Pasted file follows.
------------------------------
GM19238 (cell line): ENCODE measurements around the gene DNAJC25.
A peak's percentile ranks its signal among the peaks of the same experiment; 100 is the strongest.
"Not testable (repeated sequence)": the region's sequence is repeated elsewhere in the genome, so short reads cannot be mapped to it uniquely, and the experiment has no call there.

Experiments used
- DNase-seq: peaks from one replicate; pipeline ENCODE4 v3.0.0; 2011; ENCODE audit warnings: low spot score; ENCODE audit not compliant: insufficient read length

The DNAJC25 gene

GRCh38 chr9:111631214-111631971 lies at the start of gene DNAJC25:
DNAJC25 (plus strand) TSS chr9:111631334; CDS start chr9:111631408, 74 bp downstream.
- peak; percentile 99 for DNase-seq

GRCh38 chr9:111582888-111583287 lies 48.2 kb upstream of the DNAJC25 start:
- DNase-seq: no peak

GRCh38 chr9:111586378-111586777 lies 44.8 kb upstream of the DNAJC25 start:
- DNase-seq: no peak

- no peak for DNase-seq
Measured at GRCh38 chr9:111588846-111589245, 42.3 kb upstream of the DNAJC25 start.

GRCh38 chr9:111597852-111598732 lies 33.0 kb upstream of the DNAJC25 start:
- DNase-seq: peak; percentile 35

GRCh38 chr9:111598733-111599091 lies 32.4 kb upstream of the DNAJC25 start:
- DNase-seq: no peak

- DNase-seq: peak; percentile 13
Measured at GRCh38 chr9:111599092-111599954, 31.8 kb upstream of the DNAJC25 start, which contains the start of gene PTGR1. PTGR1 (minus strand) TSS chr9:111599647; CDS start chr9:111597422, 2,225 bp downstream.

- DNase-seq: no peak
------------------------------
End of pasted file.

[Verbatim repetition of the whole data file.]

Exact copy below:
GM19238 (cell line): ENCODE measurements around the gene DNAJC25.
A peak's percentile ranks its signal among the peaks of the same experiment; 100 is the strongest.
"Not testable (repeated sequence)": the region's sequence is repeated elsewhere in the genome, so short reads cannot be mapped to it uniquely, and the experiment has no call there.

Experiments used
- DNase-seq: peaks from one replicate; pipeline ENCODE4 v3.0.0; 2011; ENCODE audit warnings: low spot score; ENCODE audit not compliant: insufficient read length

The DNAJC25 gene

GRCh38 chr9:111631214-111631971 lies at the start of gene DNAJC25:
DNAJC25 (plus strand) TSS chr9:111631334; CDS start chr9:111631408, 74 bp downstream.
- peak; percentile 99 for DNase-seq

GRCh38 chr9:111582888-111583287 lies 48.2 kb upstream of the DNAJC25 start:
- DNase-seq: no peak

GRCh38 chr9:111586378-111586777 lies 44.8 kb upstream of the DNAJC25 start:
- DNase-seq: no peak

- no peak for DNase-seq
Measured at GRCh38 chr9:111588846-111589245, 42.3 kb upstream of the DNAJC25 start.

GRCh38 chr9:111597852-111598732 lies 33.0 kb upstream of the DNAJC25 start:
- DNase-seq: peak; percentile 35

GRCh38 chr9:111598733-111599091 lies 32.4 kb upstream of the DNAJC25 start:
- DNase-seq: no peak

- DNase-seq: peak; percentile 13
Measured at GRCh38 chr9:111599092-111599954, 31.8 kb upstream of the DNAJC25 start, which contains the start of gene PTGR1. PTGR1 (minus strand) TSS chr9:111599647; CDS start chr9:111597422, 2,225 bp downstream.

- DNase-seq: no peak